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Footnotes

(1)
It seems odd that the compiler does not know about a function it should know about, since printf is built in. But C was designed to be a rather flexible language, so we will need to inform the compiler properly for reasons not worth going into at this time.
(2)
On Linux and other Unix-like systems, the standard header files are located in the /usr/include/ directory.
(3)
Executed is such a gruesome term, but it means run or performed. It derives from the idea of an executive performing the task indicated by the line of code.
(4)
More on command-line arguments in a later chapter.
(5)
Languages that do not allow changes to a variable are called functional languages, while those that do are called imperative languages. C is an imperative language.
(6)
Another fundamental concept of Computer Science is analogy and if you understand the purpose of the envelope story after reading this section, you're well on your way to being a Computer Scientist!
(7)
The third great fundamental concept in Computer Science is generalization. In particular, Computer Scientists are always trying to make things more abstract and more general (but not overly so). The reason is that software/systems/models exhibiting the proper levels of abstraction and generalization are much much easier to understand and modify. This is especially useful when you are required to make a last second change to the software/system/model.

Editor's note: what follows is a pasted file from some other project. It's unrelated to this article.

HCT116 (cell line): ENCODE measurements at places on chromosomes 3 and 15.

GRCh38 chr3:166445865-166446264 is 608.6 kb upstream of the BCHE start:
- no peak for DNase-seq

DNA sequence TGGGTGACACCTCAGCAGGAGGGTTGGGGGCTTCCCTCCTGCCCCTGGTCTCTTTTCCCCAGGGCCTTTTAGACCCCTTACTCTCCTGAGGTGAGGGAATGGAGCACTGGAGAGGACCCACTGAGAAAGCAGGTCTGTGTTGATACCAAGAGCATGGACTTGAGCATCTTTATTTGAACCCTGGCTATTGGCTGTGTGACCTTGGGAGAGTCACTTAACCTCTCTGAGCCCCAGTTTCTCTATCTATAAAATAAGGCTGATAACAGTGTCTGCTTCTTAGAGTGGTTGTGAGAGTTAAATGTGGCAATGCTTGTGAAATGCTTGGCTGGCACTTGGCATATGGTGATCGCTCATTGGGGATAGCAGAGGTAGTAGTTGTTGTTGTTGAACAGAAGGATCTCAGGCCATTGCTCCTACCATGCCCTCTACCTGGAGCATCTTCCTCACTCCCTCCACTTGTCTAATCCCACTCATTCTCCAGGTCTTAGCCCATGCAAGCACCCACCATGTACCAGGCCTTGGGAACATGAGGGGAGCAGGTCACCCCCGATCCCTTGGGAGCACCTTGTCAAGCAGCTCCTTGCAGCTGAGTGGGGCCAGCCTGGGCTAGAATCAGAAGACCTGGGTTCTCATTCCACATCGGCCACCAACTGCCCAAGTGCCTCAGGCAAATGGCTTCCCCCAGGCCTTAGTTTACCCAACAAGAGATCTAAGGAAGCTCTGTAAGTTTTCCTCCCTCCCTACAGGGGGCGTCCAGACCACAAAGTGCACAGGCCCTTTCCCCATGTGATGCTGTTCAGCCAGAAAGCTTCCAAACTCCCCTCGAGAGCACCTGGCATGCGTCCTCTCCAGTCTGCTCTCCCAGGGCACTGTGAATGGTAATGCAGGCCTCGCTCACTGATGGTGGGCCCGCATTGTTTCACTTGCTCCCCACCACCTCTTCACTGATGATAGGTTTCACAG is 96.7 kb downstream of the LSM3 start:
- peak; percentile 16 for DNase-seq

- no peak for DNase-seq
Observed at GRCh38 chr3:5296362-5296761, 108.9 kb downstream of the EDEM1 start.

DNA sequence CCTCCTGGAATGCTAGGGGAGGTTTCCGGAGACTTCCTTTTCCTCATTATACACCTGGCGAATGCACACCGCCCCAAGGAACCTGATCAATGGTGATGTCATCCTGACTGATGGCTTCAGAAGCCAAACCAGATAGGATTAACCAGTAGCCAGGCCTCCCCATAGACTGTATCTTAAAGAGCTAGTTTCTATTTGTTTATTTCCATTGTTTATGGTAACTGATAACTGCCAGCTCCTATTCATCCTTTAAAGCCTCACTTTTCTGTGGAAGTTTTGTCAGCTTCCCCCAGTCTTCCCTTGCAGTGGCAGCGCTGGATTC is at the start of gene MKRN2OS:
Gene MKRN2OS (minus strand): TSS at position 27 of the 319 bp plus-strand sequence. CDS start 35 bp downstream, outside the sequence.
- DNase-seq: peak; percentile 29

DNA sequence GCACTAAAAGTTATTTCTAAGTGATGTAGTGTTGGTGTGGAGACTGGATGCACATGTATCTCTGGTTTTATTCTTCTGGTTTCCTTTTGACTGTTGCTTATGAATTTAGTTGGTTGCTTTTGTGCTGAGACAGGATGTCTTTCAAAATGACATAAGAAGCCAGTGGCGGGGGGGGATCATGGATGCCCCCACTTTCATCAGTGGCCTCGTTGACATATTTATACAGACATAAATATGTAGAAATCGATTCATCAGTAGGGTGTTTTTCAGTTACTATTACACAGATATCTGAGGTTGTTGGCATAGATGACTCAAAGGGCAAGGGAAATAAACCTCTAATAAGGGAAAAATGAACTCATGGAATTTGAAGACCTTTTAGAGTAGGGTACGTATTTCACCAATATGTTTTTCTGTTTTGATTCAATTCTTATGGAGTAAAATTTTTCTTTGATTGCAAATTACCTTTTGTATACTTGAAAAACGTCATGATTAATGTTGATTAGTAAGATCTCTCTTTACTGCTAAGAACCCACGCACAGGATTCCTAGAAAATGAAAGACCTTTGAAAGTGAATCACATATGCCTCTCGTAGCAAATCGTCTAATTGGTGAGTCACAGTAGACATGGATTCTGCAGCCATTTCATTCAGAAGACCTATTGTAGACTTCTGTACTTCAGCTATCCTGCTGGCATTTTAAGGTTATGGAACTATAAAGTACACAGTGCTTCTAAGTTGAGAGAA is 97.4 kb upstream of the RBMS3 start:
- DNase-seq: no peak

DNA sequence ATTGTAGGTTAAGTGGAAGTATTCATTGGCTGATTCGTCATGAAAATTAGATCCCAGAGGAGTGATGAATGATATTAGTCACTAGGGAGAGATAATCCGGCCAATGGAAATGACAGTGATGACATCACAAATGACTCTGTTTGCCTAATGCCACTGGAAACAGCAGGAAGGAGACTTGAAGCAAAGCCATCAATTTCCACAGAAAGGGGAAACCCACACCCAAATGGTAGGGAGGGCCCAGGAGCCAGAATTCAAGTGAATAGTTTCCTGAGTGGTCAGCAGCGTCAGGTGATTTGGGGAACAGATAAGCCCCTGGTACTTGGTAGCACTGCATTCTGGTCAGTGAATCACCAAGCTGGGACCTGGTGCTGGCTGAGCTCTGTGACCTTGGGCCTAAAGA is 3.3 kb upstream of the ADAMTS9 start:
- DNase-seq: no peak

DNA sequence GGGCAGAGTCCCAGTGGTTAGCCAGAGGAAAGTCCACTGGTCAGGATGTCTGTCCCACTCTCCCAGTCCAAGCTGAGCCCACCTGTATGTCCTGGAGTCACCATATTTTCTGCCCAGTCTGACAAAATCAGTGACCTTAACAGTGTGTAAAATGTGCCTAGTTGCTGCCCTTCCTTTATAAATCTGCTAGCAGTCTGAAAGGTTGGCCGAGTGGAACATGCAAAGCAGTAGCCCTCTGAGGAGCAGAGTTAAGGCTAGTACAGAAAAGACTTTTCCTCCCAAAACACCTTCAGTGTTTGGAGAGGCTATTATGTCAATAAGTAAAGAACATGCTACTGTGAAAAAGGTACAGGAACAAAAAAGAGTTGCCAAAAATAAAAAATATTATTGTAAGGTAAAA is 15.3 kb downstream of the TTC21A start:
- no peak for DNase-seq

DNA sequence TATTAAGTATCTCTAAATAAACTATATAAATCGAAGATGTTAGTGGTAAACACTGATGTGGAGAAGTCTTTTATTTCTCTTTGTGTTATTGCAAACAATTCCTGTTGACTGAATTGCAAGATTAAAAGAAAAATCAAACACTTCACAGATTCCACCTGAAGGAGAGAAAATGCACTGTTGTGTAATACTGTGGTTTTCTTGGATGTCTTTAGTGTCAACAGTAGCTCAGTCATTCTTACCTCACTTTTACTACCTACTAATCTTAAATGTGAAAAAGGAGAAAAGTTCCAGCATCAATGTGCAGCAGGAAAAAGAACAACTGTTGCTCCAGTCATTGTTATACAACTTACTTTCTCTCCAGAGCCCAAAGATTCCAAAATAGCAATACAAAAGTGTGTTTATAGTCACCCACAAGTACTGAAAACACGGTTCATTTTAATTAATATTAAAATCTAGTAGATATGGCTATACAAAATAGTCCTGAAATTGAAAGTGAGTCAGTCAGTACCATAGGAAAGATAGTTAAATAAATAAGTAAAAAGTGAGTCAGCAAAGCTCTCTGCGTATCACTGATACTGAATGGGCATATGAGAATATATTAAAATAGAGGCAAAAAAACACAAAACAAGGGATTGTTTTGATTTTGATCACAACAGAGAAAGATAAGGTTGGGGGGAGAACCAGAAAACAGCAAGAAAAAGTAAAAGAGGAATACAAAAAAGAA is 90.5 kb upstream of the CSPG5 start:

(8)
Even the envelope metaphor can be confusing since it implies that two variables having the same value must each have a copy of that value. Otherwise, how can one value be in two envelopes at the same time? For simple literals, copying is the norm. For more complex objects, the cost of copying would be prohibitive. The solution is to storing the address of the object, instead of the object itself, in the envelope. Two variables can now "hold" the same object since it is the address is copied.
(9)
We will cover this in more detail in the chapter on Scope.
(10)
In the algebraic equation mx + b, the multiplication sign is elided, but most programming languages, C included, require the presence of the multiplication sign, For C, the multiplication sign is the asterisk.
(11)
The believed value of PI has changed throughout the centuries and not always to be more accurate (see http://en.wikipedia.org/wiki/History_of_Pi )
(12)
Actual addresses of memory locations in C are usually large numbers, typically displayed in octal or hexadecimal, rather than decimal.
(13)
The value is not really random. A better description would be detritus, the stuff left over from previous activities. The actual value found in an uninitialized variable are the bits left over from previous programs that used that memory location.
(14)
Computer Scientists, when they have to write their annual reports, often refer to the things they are reporting on as darkspace. It's always good to have a lot of darkspace in your annual report!